New patent app shows Apple fighting grime on iOS devices

“Yesterday, US Patent & Trademark Office published a patent application from Apple that reveals a rather inventive idea of fighting grime on your iOS Devices,” Jack Purcher reports for Patently Apple.

“We were the first to reveal Apple’s initial patent on this subject in August that focused on using a vaporizing method involving a physical vapor deposition chamber,” Purcher reports. “In Apple’s latest method, they reveal an alternate method of fighting grime that uses mechanical wave mechanisms that could use audio or physical vibrations”

Purcher reports, “The interesting fact is that Apple has expedited this patent application which was only filed seven months ago. Apple is apparently out to fight grime on all iOS devices in the future, and before you know it, they’ll be called the Grime Busters! That’s right: Who ya gonna call? Grime Busters!”

Read more in the full article here.

11 Comments

  1. It seems clear that Apple’s engineers are at least working on grime which is something we all fight with every day cleaning and recleaning our iphones, ipods or ipads. This could be a big with consumers. So hurry up Apple and start killing those little particle bastards!

    1. In fact, there are already Tech companies who keep everything locked up and do NOT file for a patent to avoid being copied by chinese or korean companies. It’s sadly true.

      1. The Asians can reverse engineer anything within 30 days, so that idea of locking them up, is a little strange and too James Bond. Unless your product is out of the public’s view, that’s not a wise approach.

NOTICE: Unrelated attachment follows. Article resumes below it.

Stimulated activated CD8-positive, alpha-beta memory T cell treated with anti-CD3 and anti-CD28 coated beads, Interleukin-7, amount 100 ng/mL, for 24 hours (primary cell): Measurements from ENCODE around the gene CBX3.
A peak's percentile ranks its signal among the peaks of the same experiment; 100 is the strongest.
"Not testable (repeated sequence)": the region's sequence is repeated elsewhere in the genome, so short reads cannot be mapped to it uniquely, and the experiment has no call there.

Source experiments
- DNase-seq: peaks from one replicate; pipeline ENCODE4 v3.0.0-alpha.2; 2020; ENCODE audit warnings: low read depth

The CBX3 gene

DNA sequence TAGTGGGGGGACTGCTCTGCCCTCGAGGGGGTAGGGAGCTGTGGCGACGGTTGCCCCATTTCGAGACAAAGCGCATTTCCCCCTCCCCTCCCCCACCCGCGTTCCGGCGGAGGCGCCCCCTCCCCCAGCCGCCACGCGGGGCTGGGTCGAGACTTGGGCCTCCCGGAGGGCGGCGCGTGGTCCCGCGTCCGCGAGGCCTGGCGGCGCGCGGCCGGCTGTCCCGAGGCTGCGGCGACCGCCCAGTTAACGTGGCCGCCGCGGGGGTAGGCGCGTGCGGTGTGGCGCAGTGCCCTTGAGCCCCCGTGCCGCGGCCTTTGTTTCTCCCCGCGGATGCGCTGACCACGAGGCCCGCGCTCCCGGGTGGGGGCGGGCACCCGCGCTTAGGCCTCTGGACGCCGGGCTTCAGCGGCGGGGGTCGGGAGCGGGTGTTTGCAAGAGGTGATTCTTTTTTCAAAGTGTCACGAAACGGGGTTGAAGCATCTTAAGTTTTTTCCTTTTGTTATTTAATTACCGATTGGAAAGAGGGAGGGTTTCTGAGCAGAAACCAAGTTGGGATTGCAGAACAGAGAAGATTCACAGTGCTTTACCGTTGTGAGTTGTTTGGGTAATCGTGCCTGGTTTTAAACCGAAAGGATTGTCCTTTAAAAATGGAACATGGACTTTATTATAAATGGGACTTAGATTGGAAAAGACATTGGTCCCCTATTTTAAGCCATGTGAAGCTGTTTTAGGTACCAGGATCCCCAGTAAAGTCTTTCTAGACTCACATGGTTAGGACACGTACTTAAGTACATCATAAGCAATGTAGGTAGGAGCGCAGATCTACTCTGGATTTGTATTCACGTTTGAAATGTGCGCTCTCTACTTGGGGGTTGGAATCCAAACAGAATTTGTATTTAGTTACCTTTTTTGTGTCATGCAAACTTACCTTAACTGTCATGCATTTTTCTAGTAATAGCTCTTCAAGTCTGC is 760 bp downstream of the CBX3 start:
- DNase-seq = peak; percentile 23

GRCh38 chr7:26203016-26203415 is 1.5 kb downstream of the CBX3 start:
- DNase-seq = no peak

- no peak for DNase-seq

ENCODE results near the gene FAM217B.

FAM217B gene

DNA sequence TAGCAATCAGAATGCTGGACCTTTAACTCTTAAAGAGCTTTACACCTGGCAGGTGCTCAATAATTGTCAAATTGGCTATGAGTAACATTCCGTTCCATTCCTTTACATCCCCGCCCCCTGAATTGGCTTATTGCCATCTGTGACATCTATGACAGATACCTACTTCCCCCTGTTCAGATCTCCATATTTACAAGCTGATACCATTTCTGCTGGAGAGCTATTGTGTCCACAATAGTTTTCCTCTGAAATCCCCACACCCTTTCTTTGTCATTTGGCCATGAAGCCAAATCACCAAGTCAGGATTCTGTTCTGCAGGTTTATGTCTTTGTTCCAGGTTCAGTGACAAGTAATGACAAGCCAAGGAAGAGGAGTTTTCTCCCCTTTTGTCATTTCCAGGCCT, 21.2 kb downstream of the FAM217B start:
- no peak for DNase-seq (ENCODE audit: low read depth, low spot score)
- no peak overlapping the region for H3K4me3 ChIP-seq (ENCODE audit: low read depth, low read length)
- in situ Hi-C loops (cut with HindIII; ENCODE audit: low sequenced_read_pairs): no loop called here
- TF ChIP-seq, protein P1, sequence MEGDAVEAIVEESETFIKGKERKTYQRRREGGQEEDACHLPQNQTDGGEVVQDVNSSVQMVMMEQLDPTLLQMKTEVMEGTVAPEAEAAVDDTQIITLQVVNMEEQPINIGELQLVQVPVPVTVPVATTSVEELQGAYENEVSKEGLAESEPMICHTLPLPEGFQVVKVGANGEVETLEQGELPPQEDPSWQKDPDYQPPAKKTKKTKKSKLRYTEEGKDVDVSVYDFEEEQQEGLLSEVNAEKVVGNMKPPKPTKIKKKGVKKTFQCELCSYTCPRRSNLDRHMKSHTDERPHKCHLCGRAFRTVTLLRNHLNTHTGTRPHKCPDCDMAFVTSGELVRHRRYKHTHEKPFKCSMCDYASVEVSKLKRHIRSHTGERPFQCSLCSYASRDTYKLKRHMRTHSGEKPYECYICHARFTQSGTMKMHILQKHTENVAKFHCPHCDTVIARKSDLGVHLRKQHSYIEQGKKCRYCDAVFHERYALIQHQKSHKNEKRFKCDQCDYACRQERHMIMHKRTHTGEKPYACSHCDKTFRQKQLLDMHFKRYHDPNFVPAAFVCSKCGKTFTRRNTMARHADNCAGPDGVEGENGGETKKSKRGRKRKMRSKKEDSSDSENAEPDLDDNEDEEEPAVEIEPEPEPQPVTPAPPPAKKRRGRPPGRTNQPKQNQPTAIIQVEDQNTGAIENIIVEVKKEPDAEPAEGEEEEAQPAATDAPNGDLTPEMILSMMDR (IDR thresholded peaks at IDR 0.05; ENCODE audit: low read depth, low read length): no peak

2. Tell that to Apple who licenses their touch technology to the likes of IBM and Nokia. If anything, it’s a notice to copy cats to stay the f*ck away from this or that idea they’re patenting. You’ve got it all wrong their Bongo. Boing!

      1. Apple’s in court with Andriod OEMs and so? Apple will continue to challenge those stealing the IP that matters most to them. And your point is what exactly? Large companies have staff who check out other company patents all the time. There’s nothing new here. Are you affraid for Apple? That would be silly.

        1. I’m merely pointing out that their thoroughly patented iPhone has had little success in preventing blatant copycats, namely the Android OS and design of other phones. I’m not afraid for Apple’s success overall, but the pervasiveness of Android can definitely hamper it.

          Apple’s patents on the whole have done a remarkably poor job of defending their extremely valuable IP.

          Take off the rose colored glasses.

          1. When I look back in a decade, I’ll see then how Apple faired legally. One month, one year in the big picture means little. Will Apple lose in court, yes, it’s not a science. In fact legal wranglings don’t always go according to plan. A great oposing Attorney could win on just being sharper, or a judge who has a bias to a jury who is a dumb as a doornob.

            But that’s not what you began with. Your original point was that patents were instruction manuals for copycats. You’ve changed the subject. I’ve answered your original complaint and the legal issue is what it is and has nothing to do with patents being an instruction manual for copy cats.

            Don’t you think that Apple legal or an Apple researcher isn’t assigned to keep track of Google or Samsung or HTC patents? They’re public records. Anyone could spy on anyone’s IP today over the net. There’s nothign new here.

  3. I’m just blown away by the “oleophobic” coating on the current iPhone’s screen. It amazes me. With my old iPod touch, I had to keep a microfiber cloth around to vigorously rub the screen every week or so. Otherwise the screen became a mess of finger-smears. The iPhone just doesn’t pick up finger oil as easily, and when it does, a quick couple of swipes with anything available, like my shirt, gets it shiny-as-new clean. Amazing.

    ——RM

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